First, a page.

An eye-of-the-tiger sign is a specific magnetic resonance imaging (MRI) pattern, a key diagnostic feature of pantothenate kinase associated neurodegeneration (PKAN). It is low-signal intensity rings surrounding the central high-signal intensity regions in the medial aspect of bilateral globus pallidus on T2-weighted MRI (Fig. 1). The surrounding hypointensity of the globus pallidus is due to excess iron accumulation. The central hyperintensity is possibly due to gliosis. PKAN, previously known as Hallervorden-Spatz syndrome, is one of the three extrapyramidal disorders associated with increased amount of brain iron, known as neurodegeneration with brain iron accumulation (NBIA). According to the time of onset, PKAN has been classified as early onset (classic) or late onset (atypical). PKAN is caused by mutation of the pantothenate kinase 2 (PANK2), the major causative gene of NBIA. A one-to-one correlation between an eye-of-the-tiger sign and PKAN was reported by Hayflick et al. (2003). There are few PANK2 negative eye-of-the-tiger sign cases being reported (Hartig et al. 2006; McNeill et al. 2008; Kumar et al. 2006; Strecker et al. 2007; Valentino et al. 2006). Here, we described a case.
A 39-year-old male patient presented to our hospital with a 3-month history of repetitive, intermittent head turning to right. The symptom showed no fluctuation and did not improve after rest. The physical examination and neurological examination were unremarkable except right cervical dystonia with positive sensory trick. Cervical spine X-ray, nerve conduction velocity, electromyography, electroencephalography, and laboratory evaluation were normal. T2-weighted MRI showed a typical eye-of-the-tiger sign (Fig. 1). This imaging finding suggested PKAN. But, further study of the patient revealed no evidence of PANK2 gene mutation, aceruloplasminaemia, neuroferritinopathy, or retinopathy.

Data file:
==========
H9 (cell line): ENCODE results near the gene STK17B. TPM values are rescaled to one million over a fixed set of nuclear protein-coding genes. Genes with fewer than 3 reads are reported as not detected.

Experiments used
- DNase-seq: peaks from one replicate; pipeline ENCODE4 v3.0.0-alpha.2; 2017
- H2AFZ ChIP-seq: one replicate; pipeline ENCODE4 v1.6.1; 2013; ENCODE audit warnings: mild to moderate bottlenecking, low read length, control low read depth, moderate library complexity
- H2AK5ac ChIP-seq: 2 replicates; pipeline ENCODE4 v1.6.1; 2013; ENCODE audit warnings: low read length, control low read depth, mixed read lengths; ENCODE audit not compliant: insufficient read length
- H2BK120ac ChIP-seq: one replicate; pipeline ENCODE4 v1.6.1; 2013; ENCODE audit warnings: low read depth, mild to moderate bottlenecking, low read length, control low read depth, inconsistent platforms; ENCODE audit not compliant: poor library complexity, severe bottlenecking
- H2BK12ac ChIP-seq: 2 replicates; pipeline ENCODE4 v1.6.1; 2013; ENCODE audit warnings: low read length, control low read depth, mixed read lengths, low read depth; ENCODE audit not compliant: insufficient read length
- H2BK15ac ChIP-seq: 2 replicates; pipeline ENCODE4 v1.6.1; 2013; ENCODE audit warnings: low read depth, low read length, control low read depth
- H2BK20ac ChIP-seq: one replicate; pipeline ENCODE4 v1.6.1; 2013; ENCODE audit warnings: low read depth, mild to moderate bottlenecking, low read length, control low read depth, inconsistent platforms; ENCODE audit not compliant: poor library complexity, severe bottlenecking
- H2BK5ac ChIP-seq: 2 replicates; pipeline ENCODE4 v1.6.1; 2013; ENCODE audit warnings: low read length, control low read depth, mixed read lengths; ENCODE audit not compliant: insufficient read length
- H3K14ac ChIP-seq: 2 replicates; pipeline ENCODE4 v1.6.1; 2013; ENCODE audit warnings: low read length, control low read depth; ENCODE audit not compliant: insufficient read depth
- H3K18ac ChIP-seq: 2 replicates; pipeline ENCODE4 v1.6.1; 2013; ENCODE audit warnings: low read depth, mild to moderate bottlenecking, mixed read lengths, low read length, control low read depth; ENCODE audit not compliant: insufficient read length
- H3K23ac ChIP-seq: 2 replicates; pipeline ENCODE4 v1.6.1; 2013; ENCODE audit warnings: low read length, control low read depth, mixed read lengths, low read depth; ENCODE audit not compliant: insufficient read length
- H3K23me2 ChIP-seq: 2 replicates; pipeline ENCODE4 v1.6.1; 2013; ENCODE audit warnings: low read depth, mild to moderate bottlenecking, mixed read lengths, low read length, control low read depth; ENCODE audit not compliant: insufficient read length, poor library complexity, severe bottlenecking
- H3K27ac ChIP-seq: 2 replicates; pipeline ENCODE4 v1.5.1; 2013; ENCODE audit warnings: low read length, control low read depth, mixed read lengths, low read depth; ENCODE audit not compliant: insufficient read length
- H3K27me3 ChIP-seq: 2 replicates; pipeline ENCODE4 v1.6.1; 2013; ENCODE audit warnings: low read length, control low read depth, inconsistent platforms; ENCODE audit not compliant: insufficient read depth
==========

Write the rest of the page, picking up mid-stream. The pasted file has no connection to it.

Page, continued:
We reviewed published literature and found three major series studying eye-of-the-tiger sign and PANK2 mutation (Table 1) (Hayflick et al. 2003; Hartig et al. 2006; McNeill et al. 2008). And there are several PANK2-negative eye-of-the-tiger sign cases reported (Hartig et al. 2006; McNeill et al. 2008; Kumar et al. 2006; Strecker et al. 2007; Valentino et al. 2006). The correlation between eye-of-the-tiger sign and PKAN was good, 94% (143/152) of eye-of-the-tiger sign had PANK2 mutation, combining the cases of these three series (Hayflick et al. 2003; Hartig et al. 2006; McNeill et al. 2008). All cases with PANK2 mutation have eye-of-the-tiger sign, but not all eye-of-the-tiger sign cases showed PANK2 mutation. One of the PANK2-negative eye-of-the-tiger sign case was multiple system atrophy and two were neuroferritinopathy (Strecker et al. 2007; McNeill et al. 2008).
|Hayflick||Hartig||McNeil||Kumar||Strecker||Valentino P||Our case|
|Diagnosis||NBIA||neuroferritinopathy||multiple system atrophy||NBIA||NBIA|
We observed most of the PANK2 negative eye-of-the-tiger sign cases were late onset (Hartig et al. 2006; McNeill et al. 2008; Kumar et al. 2006; Strecker et al. 2007) or adult cases (Valentino et al. 2006), early onset PANK2 negative eye-of-the-tiger sign cases were reported only by Hartig et al. (2006). Considering the lower incidence of late onset NBIA (46% in Hayflick et al. 2003 and 25% in Hartig et al. 2006), most of the PANK2-negative cases reported were late onset. The combination of aging process and some other pathologic conditions may lead to an eye-of-the-tiger sign in these adults. We suggest that an eye-of-the-tiger sign might not be interpreted in isolation. Further studies might be necessary before the diagnosis of PKAN, especially in adult cases.